Mission team members perform acoustic tests of the Sentinel-6 Michael Freilich satellite in a chamber outfitted with giant speakers that blast the spacecraft with sound. This is to ensure that the high decibels associated with liftoff won't damage the spacecraft. Credit: Airbus › Larger view

Mission team members perform acoustic tests of the Sentinel-6 Michael Freilich satellite in a chamber outfitted with giant speakers that blast the spacecraft with sound. This is to ensure that the high decibels associated with liftoff won't damage the spacecraft. Credit: Airbus › Larger view

Once the state-of-the-art Sentinel-6 Michael Freilich satellite launches in November, it will collect the most accurate data yet on sea level—a key indicator of how Earth's warming climate is affecting the oceans, weather and coastlines. But first, engineers need to ensure that the spacecraft can survive the rigors of launch and of operating in the harsh environment of space. That's where meticulous testing comes in.

At the end of May, engineers finished putting the spacecraft—which is being built in Germany—through a battery of tests that began in November 2019. "If it can survive all the abuse we deliberately put it through on the ground, then it's ready for space," said John Oswald, the mission's deputy project manager at NASA's Jet Propulsion Laboratory in Southern California.

The Sentinel-6 Michael Freilich spacecraft is a part of the Copernicus Sentinel-6/Jason-CS (Continuity of Service) mission, a joint U.S.-European effort in which two identical satellites will be launched five years apart. The spacecraft will join the Copernicus constellation of satellites that constitutes the European Union's Earth Observation Programme. Once in orbit, each satellite will collect sea level measurements down to the centimeter for 90% of the world's oceans. The data will add to almost 30 years of information gathered by an uninterrupted series of joint U.S.-European satellites, creating an unprecedented—and unbroken—40-year sea level dataset. The spacecraft will also measure the temperature and humidity of Earth's atmosphere, which can be used to help improve weather forecasts and hurricane predictions.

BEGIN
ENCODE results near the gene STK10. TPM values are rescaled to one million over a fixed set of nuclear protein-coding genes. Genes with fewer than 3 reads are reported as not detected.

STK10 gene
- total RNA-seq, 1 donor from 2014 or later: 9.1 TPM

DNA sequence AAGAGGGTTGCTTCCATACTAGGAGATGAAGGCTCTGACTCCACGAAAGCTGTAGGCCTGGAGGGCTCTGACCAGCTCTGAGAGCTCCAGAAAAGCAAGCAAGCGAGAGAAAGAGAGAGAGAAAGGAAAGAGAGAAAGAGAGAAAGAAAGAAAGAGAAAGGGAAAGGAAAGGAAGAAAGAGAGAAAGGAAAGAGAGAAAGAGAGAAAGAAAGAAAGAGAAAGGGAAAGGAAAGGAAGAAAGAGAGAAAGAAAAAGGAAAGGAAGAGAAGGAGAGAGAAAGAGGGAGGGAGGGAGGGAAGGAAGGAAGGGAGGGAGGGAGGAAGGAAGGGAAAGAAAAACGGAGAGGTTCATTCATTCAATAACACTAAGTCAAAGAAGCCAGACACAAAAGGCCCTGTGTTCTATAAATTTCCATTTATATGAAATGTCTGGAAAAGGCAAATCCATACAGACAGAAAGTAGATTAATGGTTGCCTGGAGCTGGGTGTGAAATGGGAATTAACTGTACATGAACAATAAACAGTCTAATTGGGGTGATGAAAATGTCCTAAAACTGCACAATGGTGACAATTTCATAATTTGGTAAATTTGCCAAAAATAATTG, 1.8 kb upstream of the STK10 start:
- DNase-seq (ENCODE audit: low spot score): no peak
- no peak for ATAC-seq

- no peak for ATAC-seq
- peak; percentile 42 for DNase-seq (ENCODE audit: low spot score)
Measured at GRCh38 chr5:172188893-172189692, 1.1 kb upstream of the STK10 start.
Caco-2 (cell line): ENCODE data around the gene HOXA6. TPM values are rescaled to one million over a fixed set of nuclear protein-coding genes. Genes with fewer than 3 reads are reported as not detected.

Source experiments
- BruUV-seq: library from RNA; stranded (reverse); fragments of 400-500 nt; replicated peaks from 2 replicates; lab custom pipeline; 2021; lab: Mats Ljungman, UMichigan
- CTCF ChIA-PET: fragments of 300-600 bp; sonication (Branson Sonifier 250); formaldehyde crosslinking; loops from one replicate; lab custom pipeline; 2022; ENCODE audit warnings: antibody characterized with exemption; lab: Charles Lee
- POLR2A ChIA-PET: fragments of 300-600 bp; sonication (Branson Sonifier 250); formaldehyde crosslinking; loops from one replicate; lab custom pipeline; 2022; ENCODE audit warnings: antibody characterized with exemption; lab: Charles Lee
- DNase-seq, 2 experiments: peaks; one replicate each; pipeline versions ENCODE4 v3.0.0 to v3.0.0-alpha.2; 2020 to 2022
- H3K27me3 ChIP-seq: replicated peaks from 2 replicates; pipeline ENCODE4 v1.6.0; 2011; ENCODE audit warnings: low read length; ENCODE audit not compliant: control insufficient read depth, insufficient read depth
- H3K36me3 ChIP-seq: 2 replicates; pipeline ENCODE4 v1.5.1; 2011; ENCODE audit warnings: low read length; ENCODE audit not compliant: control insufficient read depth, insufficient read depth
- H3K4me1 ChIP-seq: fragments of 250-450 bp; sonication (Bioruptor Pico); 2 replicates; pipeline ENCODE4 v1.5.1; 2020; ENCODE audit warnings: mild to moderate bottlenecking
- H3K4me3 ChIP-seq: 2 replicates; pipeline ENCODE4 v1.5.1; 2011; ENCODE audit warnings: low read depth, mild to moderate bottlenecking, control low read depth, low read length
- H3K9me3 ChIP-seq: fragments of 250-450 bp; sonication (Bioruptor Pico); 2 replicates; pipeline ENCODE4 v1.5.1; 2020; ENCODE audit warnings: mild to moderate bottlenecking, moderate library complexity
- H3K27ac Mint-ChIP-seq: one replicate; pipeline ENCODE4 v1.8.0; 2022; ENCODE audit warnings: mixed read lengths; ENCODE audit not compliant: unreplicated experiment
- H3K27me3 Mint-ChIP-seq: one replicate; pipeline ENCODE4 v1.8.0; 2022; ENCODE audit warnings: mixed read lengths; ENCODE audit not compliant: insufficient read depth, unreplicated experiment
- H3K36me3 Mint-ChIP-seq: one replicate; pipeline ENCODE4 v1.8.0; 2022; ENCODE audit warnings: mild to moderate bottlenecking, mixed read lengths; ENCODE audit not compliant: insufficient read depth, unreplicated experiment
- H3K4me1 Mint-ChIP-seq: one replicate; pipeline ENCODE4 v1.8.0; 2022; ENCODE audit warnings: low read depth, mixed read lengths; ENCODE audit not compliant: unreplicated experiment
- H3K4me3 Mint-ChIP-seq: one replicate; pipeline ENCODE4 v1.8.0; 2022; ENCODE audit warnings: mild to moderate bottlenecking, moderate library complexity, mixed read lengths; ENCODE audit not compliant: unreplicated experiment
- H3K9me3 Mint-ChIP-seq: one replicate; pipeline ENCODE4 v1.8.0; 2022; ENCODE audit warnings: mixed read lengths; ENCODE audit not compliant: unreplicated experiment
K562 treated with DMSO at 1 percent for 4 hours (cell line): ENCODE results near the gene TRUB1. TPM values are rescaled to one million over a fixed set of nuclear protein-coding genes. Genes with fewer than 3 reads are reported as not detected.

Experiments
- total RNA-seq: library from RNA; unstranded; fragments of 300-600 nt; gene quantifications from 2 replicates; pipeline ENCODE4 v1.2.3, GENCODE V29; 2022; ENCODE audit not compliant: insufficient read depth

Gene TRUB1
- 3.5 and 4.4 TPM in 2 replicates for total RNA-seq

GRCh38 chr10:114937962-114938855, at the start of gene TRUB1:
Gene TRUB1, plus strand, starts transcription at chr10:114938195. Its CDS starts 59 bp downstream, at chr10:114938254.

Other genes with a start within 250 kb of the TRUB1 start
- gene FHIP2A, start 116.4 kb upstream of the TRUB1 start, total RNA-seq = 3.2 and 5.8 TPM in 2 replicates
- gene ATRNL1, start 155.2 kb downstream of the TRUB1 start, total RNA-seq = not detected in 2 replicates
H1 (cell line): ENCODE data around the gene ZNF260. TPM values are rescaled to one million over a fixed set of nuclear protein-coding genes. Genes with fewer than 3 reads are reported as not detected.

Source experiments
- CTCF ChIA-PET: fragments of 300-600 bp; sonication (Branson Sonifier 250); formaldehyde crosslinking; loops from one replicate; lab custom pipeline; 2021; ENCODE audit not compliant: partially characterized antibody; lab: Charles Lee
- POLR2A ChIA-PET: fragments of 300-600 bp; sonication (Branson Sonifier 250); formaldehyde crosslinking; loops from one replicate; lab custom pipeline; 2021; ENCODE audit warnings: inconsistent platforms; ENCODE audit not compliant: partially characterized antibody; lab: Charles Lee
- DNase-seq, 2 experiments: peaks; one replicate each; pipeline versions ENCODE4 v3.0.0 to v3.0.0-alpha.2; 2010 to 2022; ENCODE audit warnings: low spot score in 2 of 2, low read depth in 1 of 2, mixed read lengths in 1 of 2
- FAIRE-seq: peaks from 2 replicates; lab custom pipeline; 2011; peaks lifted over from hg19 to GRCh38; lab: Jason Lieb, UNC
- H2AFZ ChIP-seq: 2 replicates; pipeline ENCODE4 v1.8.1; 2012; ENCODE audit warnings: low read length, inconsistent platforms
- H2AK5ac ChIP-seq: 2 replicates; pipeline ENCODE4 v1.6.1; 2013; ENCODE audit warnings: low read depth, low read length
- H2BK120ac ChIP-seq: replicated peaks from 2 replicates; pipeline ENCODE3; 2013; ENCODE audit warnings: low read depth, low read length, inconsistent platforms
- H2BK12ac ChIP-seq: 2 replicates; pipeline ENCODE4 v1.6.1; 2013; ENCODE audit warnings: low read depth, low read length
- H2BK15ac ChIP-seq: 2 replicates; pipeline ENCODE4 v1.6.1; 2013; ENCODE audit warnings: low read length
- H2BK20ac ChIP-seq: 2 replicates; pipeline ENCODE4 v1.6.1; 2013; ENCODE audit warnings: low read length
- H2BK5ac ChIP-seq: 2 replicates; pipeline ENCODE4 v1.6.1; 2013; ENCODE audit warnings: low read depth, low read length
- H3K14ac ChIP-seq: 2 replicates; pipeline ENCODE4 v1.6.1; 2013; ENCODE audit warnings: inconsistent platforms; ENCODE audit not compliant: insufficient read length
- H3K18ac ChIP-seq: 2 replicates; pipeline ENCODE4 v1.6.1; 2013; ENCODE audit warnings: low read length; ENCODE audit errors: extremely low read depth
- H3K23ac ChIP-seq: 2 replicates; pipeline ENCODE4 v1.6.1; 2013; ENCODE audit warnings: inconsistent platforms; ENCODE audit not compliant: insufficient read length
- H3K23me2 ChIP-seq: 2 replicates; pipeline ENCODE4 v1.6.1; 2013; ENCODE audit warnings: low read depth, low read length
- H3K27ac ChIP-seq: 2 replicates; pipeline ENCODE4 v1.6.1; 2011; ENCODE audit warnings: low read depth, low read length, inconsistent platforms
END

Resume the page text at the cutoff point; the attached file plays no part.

These measurements are important because the oceans and atmosphere are tightly connected. "We're changing our climate, and the clearest signal of that is the rising oceans," said Josh Willis, the mission's project scientist at JPL. "More than 90% of the heat trapped by greenhouse gases is going into the ocean." That heat causes seawater to expand, accounting for about one-third of the global average of modern-day sea level rise. Meltwater from glaciers and ice sheets account for the rest.

"For climate science, what we need to know is not just sea level today, but sea level compared to 20 years ago. We need long records to do climate science," said Willis.

Six scientific instruments are key to that task. Two of them will work in concert to measure the distance from the satellite to the ocean's surface. That information—combined with data from three other instruments that precisely establish the satellite's position in orbit and a sixth that will measure vertical slices of the atmosphere for temperature and humidity–will help determine sea levels around the world.

The Sentinel-6 Michael Freilich satellite sits in front of a testing chamber.
The Sentinel-6 Michael Freilich satellite sits in front of a testing chamber where mission team members tested whether the spacecraft could endure the loud sounds it will encounter during launch. Credit: Airbus › Larger view

Put Through Their Paces

To ensure that the scientific instruments will work once they get into space, engineers sent the Sentinel-6 Michael Freilich to a testing facility near Munich and ran the satellite through a gauntlet starting in November 2019.